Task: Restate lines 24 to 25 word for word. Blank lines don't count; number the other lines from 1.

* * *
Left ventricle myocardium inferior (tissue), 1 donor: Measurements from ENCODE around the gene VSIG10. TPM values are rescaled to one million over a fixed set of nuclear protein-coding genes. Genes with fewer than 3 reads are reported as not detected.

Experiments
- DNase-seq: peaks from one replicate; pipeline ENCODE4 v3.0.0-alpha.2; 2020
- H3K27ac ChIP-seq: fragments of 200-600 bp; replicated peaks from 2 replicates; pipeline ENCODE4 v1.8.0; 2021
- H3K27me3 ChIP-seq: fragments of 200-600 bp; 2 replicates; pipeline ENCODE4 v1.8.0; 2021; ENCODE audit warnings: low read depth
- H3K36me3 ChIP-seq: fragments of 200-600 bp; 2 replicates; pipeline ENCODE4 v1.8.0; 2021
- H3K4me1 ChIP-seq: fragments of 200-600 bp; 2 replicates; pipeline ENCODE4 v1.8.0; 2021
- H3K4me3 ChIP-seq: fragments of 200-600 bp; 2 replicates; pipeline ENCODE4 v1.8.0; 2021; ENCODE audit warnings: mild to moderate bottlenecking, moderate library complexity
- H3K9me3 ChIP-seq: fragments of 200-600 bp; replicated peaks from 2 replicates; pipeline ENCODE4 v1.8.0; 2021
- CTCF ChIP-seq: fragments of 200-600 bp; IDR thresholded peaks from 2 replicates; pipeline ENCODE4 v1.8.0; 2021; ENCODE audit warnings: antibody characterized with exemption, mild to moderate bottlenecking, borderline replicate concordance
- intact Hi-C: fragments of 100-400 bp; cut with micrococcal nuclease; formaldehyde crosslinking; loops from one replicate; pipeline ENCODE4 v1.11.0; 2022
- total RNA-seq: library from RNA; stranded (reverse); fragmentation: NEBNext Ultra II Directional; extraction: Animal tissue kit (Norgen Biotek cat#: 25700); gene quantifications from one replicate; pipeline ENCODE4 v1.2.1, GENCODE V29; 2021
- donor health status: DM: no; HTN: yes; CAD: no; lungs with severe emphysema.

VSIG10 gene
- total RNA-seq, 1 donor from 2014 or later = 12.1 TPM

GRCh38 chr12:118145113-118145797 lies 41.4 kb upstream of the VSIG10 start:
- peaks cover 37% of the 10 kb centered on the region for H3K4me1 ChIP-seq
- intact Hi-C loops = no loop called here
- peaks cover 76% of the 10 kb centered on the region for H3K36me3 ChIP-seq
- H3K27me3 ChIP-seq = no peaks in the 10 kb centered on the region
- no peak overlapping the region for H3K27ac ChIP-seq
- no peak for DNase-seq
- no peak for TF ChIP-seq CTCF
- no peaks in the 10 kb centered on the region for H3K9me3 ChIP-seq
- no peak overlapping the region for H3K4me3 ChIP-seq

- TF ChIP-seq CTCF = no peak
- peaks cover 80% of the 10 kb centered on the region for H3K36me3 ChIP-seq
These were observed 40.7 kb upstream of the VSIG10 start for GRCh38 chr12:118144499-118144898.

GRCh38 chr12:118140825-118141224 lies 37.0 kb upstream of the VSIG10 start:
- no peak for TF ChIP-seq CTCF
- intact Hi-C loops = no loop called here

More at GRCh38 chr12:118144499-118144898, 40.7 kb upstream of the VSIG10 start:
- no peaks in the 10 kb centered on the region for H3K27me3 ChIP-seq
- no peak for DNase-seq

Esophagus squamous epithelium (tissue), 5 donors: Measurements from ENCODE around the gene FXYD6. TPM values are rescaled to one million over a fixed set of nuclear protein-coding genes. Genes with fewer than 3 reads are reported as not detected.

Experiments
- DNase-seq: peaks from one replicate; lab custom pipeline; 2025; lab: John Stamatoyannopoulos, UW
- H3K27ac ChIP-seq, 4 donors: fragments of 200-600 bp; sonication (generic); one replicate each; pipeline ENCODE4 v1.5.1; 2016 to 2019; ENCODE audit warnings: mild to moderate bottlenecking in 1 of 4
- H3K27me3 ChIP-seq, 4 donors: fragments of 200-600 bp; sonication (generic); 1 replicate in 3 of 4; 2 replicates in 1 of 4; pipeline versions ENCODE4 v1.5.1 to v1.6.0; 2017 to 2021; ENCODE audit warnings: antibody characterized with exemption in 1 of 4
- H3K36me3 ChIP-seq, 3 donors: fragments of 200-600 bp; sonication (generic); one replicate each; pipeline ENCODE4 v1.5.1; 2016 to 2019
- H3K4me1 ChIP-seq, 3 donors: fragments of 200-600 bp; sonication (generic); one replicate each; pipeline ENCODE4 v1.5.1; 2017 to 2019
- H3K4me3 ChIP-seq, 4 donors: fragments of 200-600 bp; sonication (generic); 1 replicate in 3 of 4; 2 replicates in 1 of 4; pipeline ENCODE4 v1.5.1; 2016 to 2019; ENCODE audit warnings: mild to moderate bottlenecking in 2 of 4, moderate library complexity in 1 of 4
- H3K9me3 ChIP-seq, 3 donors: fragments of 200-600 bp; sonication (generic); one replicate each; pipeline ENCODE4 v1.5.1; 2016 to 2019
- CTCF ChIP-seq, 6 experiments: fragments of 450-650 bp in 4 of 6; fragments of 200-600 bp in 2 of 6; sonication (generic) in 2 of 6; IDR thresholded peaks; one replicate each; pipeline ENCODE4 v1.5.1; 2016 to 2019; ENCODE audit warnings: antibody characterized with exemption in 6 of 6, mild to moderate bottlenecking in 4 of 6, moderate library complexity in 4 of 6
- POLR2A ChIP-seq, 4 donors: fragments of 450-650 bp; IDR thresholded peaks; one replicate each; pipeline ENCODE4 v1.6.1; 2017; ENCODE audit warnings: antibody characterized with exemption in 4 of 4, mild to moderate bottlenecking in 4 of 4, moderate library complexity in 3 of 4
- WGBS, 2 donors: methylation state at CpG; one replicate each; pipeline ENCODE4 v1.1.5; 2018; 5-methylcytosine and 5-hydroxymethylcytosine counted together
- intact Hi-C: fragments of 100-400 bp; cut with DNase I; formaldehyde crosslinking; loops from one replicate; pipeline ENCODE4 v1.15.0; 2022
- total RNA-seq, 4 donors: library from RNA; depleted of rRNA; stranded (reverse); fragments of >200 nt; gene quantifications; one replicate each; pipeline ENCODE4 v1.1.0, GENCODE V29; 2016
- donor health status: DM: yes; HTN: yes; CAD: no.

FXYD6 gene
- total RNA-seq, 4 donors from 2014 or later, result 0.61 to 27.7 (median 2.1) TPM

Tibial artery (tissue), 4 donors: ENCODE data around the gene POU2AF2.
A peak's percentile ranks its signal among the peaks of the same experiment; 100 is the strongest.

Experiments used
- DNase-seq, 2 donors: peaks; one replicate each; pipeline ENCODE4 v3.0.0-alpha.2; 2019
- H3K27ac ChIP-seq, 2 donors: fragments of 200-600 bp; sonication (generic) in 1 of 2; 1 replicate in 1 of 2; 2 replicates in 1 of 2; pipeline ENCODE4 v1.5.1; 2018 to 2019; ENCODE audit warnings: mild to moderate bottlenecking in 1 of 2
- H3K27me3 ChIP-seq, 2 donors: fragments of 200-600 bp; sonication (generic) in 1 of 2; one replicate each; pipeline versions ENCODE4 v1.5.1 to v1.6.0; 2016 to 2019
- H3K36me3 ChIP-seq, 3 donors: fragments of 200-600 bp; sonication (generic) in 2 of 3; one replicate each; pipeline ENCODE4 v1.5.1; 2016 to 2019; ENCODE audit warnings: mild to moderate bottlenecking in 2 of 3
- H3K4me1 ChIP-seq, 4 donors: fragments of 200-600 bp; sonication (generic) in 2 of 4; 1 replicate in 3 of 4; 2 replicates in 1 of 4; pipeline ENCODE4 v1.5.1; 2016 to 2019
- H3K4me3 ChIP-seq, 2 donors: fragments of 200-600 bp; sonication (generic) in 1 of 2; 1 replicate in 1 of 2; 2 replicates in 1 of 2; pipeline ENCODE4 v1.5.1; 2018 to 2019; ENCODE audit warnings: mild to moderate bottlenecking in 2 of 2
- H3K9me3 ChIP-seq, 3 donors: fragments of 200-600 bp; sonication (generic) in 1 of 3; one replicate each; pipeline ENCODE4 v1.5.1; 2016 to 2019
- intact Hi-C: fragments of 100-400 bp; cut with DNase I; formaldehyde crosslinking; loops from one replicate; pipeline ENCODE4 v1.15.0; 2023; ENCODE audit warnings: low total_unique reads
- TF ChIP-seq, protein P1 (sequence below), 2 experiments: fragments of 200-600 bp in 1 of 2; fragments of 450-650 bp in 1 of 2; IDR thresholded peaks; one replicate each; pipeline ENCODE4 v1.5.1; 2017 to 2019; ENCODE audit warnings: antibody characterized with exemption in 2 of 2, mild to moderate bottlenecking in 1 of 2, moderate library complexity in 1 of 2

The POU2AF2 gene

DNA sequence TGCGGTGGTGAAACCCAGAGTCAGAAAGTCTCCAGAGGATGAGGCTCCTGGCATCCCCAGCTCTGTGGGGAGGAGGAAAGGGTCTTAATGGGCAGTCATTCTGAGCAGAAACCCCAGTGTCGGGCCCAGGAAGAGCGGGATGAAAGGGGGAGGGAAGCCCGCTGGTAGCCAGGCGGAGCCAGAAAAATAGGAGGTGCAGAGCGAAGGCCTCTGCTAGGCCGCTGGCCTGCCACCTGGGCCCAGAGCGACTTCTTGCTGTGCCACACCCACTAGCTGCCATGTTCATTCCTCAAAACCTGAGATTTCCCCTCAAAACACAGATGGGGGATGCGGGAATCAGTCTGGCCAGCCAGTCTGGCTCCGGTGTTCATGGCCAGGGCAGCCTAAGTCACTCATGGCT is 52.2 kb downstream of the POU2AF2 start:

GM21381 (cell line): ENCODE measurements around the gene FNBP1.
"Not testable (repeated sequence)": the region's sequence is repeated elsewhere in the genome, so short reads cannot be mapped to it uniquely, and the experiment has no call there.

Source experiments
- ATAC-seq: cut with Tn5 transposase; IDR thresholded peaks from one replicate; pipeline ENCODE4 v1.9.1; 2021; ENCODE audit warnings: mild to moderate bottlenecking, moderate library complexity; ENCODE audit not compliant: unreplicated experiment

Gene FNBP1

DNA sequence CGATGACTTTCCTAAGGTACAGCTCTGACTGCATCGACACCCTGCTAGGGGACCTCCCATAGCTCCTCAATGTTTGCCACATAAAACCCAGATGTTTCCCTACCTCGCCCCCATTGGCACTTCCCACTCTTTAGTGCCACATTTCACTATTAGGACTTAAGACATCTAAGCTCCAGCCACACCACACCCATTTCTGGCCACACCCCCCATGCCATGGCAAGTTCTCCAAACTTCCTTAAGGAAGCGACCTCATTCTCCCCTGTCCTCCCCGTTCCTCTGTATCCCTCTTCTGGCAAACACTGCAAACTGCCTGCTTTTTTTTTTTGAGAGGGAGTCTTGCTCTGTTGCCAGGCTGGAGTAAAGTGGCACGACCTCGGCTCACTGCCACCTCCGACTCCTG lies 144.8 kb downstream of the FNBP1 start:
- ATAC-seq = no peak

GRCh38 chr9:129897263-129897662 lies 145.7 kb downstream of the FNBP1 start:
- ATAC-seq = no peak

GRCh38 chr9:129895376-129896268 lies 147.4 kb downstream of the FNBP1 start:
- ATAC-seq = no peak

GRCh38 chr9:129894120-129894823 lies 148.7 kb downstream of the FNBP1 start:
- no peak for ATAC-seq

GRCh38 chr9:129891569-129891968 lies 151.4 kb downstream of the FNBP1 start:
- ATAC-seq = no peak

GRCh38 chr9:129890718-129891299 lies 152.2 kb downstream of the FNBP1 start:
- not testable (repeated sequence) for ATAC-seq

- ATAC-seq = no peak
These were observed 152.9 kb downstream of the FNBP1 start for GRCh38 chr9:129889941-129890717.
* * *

- no peaks in the 10 kb centered on the region for H3K9me3 ChIP-seq
- no peak overlapping the region for H3K4me3 ChIP-seq